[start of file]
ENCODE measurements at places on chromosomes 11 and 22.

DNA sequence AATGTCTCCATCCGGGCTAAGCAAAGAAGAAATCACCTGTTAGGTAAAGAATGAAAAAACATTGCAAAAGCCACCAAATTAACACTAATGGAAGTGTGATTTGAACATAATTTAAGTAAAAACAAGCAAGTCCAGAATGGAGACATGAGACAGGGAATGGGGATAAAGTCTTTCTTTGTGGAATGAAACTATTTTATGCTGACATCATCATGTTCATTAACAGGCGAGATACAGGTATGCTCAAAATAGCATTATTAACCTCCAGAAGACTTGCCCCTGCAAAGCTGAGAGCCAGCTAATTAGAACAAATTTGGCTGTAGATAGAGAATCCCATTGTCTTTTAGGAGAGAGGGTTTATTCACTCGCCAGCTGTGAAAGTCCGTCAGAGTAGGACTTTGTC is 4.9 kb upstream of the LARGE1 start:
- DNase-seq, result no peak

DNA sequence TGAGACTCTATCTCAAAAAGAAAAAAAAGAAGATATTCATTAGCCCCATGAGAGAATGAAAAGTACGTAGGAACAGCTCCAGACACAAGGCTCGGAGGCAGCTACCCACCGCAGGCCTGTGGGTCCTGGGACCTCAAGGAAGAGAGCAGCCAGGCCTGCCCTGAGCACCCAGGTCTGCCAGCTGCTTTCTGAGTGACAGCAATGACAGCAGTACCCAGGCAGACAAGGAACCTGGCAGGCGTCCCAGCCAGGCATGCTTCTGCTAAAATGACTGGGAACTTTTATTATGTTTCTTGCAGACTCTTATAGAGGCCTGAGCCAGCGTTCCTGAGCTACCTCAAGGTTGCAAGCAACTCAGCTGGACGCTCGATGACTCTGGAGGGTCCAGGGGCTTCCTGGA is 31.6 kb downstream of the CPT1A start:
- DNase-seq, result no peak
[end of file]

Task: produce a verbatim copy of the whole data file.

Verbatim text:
ENCODE measurements at places on chromosomes 11 and 22.

DNA sequence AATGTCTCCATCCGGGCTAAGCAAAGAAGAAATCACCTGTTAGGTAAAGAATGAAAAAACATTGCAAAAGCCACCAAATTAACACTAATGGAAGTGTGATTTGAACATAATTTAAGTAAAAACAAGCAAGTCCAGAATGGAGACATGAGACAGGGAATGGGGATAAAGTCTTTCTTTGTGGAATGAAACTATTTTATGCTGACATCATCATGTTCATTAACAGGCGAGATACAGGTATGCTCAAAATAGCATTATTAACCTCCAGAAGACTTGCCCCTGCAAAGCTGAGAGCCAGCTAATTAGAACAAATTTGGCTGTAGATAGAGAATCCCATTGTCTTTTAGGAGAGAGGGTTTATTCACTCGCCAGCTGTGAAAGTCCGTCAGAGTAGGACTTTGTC is 4.9 kb upstream of the LARGE1 start:
- DNase-seq, result no peak

DNA sequence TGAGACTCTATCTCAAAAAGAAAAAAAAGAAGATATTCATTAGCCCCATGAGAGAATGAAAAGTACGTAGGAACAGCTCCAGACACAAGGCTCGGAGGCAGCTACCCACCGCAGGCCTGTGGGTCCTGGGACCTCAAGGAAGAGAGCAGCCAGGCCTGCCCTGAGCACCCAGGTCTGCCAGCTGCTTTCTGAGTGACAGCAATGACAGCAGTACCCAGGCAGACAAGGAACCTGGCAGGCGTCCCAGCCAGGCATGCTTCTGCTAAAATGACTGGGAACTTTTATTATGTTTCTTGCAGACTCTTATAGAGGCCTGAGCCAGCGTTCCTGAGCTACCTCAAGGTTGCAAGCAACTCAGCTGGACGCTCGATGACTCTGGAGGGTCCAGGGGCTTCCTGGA is 31.6 kb downstream of the CPT1A start:
- DNase-seq, result no peak